Education chief backs expansion of testing
New York Times
Jul. 9, 2005
Michael Janofsky
WASHINGTON - Margaret Spellings, the Education secretary, suggested on Friday that the federal No Child Left Behind law, which requires that public-school children be tested in reading and math, could be expanded to include other subjects.

"I am a strong believer in this 'what gets measured gets done' kind of notion," Spellings told members of the American Federation of Teachers.

While she was referring to testing for science, which begins in two years, she added, "It helps the system figure out what we need to do, where and when. . . . And so we need to round out the system a little more."

Expanding the federal testing requirements to include subjects beyond reading, math and science, however, would appear to require Congress to amend the law.

Spellings' comments came in a rare unscripted event for a senior member of the Bush administration. She shared a stage with the union president, Edward J. McElroy, who posed questions based on written queries submitted in advance by teachers.

Describing himself as a union president eager to forge a friendly working relationship with Spellings and her staff, McElroy was largely solicitous of his guest.

His deferential manner came a day after his keynote speech to the union in which he said teachers were expressing "incredible frustration" with the No Child Left Behind law "because of the way it's been implemented." Three-quarters of teachers responding to a recent union survey expressed unhappiness with the law, he said, telling the audience, "I hear it from experienced teachers at the top of their game, from newcomers whose excitement is dimming all too quickly and from all sorts of teachers in between."

Yet McElroy conveyed little of that discomfort in his dialogue with Spellings in an apparent effort to keep her appearance more conversational than confrontational.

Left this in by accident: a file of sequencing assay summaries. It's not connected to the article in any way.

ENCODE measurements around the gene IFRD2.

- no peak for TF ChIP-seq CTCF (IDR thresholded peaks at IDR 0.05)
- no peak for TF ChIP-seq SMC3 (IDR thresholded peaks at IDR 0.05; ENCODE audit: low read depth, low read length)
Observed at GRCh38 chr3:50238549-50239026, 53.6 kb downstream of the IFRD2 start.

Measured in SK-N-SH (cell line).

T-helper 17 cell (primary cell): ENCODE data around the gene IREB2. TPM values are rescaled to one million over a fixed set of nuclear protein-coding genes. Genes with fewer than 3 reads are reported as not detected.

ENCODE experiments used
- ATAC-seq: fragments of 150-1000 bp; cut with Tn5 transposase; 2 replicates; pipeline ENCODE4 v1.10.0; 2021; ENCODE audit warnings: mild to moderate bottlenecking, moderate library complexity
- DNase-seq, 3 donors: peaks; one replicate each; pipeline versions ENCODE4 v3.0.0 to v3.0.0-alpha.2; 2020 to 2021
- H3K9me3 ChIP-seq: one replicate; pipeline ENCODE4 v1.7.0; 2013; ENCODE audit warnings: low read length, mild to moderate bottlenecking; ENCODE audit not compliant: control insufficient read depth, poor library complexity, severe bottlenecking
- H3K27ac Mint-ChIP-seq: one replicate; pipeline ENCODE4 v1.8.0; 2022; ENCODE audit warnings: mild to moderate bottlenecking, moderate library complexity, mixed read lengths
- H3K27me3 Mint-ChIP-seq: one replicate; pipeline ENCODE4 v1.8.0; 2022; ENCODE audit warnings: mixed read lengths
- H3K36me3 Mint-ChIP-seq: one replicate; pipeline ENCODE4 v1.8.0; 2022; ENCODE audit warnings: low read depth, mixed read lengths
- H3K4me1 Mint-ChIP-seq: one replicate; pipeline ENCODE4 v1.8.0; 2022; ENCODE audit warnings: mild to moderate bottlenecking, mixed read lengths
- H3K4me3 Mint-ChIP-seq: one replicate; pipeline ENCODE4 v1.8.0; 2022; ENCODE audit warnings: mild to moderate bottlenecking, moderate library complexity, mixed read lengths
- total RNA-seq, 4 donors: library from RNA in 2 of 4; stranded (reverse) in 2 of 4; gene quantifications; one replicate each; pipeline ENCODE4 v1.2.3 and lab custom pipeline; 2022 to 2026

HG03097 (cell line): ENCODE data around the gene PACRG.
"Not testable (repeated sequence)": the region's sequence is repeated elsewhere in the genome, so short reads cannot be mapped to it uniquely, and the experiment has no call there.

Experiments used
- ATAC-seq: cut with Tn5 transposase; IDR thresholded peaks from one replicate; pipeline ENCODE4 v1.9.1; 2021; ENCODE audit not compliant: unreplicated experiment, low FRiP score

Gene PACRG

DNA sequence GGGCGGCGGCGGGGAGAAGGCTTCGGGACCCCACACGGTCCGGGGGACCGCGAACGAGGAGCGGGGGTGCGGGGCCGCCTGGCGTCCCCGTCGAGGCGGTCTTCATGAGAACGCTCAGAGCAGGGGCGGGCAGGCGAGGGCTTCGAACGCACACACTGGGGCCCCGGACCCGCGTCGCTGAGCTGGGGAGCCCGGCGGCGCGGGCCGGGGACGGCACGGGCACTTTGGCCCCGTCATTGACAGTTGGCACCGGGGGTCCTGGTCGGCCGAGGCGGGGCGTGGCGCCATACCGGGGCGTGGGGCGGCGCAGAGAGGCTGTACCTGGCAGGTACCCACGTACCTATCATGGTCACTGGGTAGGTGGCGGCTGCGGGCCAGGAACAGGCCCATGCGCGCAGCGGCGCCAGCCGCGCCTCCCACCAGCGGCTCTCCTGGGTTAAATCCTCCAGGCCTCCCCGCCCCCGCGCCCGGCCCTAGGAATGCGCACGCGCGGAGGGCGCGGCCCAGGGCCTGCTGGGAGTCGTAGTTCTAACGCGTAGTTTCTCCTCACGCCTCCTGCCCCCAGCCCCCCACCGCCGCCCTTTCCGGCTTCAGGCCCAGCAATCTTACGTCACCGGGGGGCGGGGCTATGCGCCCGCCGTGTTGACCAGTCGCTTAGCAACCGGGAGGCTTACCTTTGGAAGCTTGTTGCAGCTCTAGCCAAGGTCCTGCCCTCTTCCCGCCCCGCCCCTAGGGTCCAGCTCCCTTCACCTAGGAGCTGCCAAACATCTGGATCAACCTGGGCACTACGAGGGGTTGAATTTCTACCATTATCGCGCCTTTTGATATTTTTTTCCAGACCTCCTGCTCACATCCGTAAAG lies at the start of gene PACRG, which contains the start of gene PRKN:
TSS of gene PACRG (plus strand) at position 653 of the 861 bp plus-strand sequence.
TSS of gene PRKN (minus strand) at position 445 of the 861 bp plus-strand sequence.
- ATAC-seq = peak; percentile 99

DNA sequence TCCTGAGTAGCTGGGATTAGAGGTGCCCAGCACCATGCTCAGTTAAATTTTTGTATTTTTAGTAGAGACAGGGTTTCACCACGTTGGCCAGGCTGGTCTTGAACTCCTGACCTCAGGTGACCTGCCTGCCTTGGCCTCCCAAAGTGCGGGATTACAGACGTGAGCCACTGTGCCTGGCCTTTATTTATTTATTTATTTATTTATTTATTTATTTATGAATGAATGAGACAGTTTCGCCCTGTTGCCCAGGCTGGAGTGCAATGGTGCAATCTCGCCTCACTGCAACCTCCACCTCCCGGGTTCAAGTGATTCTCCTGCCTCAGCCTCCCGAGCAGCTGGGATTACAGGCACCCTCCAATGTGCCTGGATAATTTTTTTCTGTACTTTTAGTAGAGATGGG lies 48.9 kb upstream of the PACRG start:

Spellings told the audience "No Child Left Behind is working." She asserted that children with special needs were getting the attention they required and that the goals of the program were achievable, saying, "We just have to dial down some of the anxiety about it."

For the coming school year, states are required to test all children in grades three through eight and those in the 10th, 11th or 12th in reading and math. By the 2007-08 school year, states must be ready to begin testing children in science once for grades three through five, six through nine and then 10 through 12.

The possibility that testing might expand arose as McElroy asked Spellings to respond to criticism from teachers that an emphasis on math and reading was undermining the quality of education in other subjects, like civics and languages.

"I've heard that before about the testing issue," she replied, adding, "In many ways, we're in the infancy of accountability and education in our country."

Speaking to reporters later, Spellings said the ability to expand testing depended upon refining the process of how children are measured.

"A good measuring system can assess Lance Armstrong's fitness or a couch potato's," she said. "As we get smarter about this, we can go into more subject areas, more skill areas."